Last year, Tea Party Members of Congress temporarily persuaded GOP leadership to abandon their usual political acuity and launch a series of attacks on the Lacey Act, one of America's most successful environmental and economic laws. You'd think this might be too much even for the Tea Party.
On Friday night at the Staples Center, even with the controversy of the overpriced tickets, I was treated to two hours and twenty minutes of solid rock and roll and another memory that will remain in my heart and soul forever.
Red met White in a Keith Haring painting in 1982, and saw each other again that same year in one of the light cycles from the movie, Tron. Red was like, call me, and White was all like, I don't call, I return.
When Spanish painter and photographer Martin Frias asks me who my favorite rock band is, I say, "The Beatles." I can tell by the mischievous glint in his eye that this answer is far from correct. "That's not rock 'n' roll," he laughs, rolling his "r's" in a thick Catalan accent. "That's pop music."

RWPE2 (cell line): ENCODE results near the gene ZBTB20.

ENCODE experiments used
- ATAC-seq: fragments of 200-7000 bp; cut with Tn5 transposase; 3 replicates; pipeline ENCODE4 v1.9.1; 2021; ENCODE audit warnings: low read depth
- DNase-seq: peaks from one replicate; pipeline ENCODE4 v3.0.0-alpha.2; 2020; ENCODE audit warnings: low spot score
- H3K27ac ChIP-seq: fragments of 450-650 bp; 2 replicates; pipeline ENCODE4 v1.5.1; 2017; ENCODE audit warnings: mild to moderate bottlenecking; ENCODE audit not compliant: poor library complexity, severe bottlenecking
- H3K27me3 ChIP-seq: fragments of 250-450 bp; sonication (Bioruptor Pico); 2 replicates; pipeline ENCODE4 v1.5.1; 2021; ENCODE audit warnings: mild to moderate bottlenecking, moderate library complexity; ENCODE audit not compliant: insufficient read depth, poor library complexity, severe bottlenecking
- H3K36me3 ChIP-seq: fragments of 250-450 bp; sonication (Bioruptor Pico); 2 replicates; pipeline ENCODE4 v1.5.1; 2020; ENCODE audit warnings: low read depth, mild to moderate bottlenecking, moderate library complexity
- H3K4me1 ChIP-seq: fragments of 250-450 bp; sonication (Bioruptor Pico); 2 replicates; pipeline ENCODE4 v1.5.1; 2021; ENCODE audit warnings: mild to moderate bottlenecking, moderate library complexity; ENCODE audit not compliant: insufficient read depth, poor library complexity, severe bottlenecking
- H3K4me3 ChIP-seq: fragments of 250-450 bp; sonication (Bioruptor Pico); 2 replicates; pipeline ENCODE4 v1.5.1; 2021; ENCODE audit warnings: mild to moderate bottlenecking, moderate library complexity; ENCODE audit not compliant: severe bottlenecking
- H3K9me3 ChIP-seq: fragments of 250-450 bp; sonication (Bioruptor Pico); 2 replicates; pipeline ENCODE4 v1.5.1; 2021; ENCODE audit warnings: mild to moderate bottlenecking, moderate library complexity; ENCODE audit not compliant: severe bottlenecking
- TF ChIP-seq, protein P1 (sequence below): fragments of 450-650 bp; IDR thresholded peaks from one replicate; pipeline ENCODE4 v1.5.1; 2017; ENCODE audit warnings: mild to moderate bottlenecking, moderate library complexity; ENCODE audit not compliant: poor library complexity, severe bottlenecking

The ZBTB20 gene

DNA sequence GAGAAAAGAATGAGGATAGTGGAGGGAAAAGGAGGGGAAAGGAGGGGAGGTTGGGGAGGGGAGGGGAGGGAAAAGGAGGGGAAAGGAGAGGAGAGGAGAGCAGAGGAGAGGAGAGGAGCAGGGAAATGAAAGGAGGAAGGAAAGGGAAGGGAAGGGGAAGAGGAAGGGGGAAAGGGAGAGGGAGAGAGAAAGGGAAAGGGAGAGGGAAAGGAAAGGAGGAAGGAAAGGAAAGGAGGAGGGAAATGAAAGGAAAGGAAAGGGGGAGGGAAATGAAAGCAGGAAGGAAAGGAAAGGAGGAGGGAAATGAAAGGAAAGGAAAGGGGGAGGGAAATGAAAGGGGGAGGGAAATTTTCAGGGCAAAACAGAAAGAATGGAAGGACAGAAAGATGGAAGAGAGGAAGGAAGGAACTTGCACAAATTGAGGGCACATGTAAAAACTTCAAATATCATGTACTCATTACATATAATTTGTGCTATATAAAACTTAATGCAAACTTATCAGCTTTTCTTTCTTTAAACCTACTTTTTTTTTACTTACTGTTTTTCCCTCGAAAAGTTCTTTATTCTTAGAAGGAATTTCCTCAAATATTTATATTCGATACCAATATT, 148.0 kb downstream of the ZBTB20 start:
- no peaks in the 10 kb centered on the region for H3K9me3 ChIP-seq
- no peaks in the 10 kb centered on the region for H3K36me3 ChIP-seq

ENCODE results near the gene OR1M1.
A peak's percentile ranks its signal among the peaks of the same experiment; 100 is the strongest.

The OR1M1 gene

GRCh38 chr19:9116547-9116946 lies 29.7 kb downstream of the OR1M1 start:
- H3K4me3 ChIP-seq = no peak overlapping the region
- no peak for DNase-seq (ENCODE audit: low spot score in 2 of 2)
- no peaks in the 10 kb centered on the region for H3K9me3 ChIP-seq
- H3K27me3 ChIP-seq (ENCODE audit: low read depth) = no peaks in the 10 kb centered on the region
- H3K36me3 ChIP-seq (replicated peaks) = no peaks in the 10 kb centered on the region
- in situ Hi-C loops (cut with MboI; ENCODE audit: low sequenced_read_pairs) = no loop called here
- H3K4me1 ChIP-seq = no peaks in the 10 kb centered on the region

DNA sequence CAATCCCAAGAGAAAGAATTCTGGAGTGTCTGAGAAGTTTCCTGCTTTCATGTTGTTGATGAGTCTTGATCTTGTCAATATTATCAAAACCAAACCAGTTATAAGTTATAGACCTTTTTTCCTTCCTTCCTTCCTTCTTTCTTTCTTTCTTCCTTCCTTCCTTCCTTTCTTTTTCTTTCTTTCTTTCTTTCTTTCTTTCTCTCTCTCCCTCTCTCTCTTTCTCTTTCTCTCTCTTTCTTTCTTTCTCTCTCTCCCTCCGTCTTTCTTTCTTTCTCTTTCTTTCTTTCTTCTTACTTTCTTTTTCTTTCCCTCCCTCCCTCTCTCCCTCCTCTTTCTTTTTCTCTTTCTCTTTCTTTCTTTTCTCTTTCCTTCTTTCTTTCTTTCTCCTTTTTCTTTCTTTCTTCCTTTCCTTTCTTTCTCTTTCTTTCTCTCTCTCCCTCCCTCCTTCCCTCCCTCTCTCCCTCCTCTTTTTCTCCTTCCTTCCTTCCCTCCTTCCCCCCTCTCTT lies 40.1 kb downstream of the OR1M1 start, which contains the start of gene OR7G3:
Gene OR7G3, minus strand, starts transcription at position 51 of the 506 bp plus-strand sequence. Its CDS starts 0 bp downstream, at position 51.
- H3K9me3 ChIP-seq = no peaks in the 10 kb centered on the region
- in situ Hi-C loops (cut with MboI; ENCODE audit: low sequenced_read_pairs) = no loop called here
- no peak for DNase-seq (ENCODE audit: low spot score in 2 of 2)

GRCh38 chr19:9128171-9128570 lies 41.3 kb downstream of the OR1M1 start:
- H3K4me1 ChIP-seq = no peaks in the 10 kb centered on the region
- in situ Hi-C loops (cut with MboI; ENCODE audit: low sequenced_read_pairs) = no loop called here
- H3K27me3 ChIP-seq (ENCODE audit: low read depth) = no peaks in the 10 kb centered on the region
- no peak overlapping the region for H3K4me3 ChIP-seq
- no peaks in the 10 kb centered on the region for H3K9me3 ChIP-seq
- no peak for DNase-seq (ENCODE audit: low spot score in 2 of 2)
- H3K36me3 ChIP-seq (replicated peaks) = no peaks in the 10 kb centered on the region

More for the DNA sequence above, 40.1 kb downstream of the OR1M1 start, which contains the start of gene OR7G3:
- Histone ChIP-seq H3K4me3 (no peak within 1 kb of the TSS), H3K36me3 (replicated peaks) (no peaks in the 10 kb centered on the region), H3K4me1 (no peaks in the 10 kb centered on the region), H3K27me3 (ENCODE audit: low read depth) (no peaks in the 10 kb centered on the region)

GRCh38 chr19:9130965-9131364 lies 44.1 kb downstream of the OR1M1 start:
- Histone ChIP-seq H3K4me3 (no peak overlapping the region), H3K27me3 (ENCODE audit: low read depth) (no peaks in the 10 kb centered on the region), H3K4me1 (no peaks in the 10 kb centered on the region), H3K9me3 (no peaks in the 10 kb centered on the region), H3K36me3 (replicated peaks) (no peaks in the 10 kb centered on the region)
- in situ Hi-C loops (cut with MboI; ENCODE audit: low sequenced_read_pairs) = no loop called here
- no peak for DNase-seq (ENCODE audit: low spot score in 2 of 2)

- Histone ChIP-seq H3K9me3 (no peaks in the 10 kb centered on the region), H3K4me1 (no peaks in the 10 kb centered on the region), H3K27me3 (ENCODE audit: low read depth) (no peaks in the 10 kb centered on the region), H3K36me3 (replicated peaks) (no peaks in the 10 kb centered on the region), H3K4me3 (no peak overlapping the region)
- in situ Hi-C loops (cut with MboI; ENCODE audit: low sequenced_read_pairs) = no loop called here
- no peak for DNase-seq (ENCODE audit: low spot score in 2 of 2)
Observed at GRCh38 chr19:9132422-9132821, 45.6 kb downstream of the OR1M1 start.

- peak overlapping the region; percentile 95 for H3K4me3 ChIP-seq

I noticed him leaning up against the door jamb as I entered the kitchen. He was tall, wore a white t-shirt and Levis and had his left ear pierced. He told me it was his 29th birthday. After a guessing game of how old I was, I revealed that I was 13.
The rock star status of today's scientific celebrities encourages aspiring scientists to focus on the retail possibilities that can result in fast fame and wealth. While understandable, this unwittingly neglects a crucial part of the scientific equation.
Not to put too fine a point on it, but as someone who was working as a rock critic for the first decade and a half of Journey's existence, I always regarded them as unexplainably popular, an at-best thoroughly mediocre hit-making machine.
To know Pete Townshend a little is to love him. And to know Pete Townshend a lot (as guitarist, singer, rocker, lyricist, poet, author, producer, philanthropist and, objectively-speaking, visionary) is to love him even more.
Eleven years after the benefit concert in response to the Sept. 11 terrorist attacks was held at Madison Square Garden, many of the same top musicians came together to raise money for those suffering from Superstorm Sandy.
They have been a band longer than they haven't. They have survived the changing trends in music for nearly six decades. They withstood various line-up changes, and even the death of a band member. Yet, like a fine wine, The Rolling Stones have gotten better with age.